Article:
Parents Perspective

How to Raise an Olympic Athlete

Studies continue to show that kids shouldn’t devote themselves to one sport.

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Parents love to complain about spending yet another weekend driving their kid to travel soccer game or driving bleary-eyed to early morning ice time. Yet the accepted path for a child who’s serious about a sport is to specialize early and play year-round. 

However, the experts disagree. Top coaches, sports medicine doctors, and even, surprisingly, Olympic officials stress that playing multiple sports is the best strategy. A new study of 1,200 youth athletes from Loyola University Chicago found that kids who played one sport were at least 70 percent more likely to get injured. Past research has found that kids who specialize are more likely to burn out and quit and less likely to play college sports—even though everyone assumes this the surest way to get a college scholarship. Keep in mind that only one percent of high school athletes get a free ride.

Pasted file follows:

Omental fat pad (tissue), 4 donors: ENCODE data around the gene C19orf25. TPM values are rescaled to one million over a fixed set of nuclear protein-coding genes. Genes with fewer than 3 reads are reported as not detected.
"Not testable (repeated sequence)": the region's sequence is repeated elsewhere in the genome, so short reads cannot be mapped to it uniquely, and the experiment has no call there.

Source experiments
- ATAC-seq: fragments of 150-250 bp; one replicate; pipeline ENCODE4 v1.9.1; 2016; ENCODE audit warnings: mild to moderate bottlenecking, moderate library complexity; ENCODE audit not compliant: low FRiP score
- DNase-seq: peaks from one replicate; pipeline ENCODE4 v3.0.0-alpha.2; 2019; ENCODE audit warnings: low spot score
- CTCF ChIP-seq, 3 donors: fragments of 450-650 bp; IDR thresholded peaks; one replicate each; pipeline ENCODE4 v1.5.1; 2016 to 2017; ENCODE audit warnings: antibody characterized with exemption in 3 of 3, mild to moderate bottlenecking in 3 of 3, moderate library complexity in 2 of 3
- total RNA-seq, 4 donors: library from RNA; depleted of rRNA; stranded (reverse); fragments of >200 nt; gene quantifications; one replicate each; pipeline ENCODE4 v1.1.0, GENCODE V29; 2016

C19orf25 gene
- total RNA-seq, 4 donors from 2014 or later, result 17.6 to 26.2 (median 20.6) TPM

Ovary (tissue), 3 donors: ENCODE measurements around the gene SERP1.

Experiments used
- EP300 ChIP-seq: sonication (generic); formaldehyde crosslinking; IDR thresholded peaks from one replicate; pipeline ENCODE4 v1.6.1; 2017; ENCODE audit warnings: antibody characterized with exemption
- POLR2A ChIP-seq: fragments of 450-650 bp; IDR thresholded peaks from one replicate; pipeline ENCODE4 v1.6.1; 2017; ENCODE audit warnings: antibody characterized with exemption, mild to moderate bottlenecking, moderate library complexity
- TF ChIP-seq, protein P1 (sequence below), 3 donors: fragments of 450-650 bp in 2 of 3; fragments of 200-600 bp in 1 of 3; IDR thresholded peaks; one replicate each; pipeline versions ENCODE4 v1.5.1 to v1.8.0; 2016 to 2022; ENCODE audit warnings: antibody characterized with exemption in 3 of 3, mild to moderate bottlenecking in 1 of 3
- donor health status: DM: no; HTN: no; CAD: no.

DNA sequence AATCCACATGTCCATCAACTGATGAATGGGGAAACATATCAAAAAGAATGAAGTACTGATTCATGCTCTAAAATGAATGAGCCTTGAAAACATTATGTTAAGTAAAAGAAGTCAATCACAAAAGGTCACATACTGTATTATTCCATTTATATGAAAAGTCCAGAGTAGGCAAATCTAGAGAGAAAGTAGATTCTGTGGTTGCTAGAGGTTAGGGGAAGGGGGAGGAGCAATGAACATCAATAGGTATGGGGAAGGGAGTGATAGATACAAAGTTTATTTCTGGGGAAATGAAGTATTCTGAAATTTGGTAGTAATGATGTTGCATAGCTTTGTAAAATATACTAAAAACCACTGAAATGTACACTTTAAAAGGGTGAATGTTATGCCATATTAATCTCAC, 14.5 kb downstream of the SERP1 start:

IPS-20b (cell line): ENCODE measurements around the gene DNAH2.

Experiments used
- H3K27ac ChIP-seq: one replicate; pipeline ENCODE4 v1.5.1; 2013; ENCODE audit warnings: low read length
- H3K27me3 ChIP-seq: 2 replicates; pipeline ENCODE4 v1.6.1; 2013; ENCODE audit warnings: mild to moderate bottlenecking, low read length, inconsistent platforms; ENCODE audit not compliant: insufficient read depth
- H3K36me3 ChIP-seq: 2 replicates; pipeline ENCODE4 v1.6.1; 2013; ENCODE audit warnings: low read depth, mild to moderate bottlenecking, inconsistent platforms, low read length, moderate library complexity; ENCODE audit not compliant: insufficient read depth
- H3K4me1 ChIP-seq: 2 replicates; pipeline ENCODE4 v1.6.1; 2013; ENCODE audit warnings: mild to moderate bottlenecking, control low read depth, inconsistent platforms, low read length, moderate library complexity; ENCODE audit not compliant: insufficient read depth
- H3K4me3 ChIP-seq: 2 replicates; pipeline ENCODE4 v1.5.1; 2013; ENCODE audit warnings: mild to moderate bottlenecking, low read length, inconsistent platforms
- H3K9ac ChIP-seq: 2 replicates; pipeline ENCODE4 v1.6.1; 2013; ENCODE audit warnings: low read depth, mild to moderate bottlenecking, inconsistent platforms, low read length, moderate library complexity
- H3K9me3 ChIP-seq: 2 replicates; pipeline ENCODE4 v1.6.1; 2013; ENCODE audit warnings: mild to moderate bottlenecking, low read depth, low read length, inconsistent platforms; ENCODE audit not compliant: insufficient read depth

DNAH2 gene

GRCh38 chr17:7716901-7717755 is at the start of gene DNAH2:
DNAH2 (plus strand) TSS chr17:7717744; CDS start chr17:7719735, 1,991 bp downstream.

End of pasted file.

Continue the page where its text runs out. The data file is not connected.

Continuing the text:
How to Pitch Like a Big Leaguer

Last year, the International Olympic Committee issued this strong statement: “Empirical evidence shows that a diversity of activities in early development is an indicator of continued involvement in more intense activities later in life, elite performance and continued participation in sport.” USA Hockey has been on the forefront of encouraging age-appropriate training and competition through the American Developmental Model. The U.S. Tennis Association is another sports body that’s gotten on board.

Sports should be fun from a young age. And summer is the perfect time to get outside and play—just for play.

Diane Debrovner is the deputy editor of Parents Magazine and the mother of two daughters—one of whom used to play three varsity sports.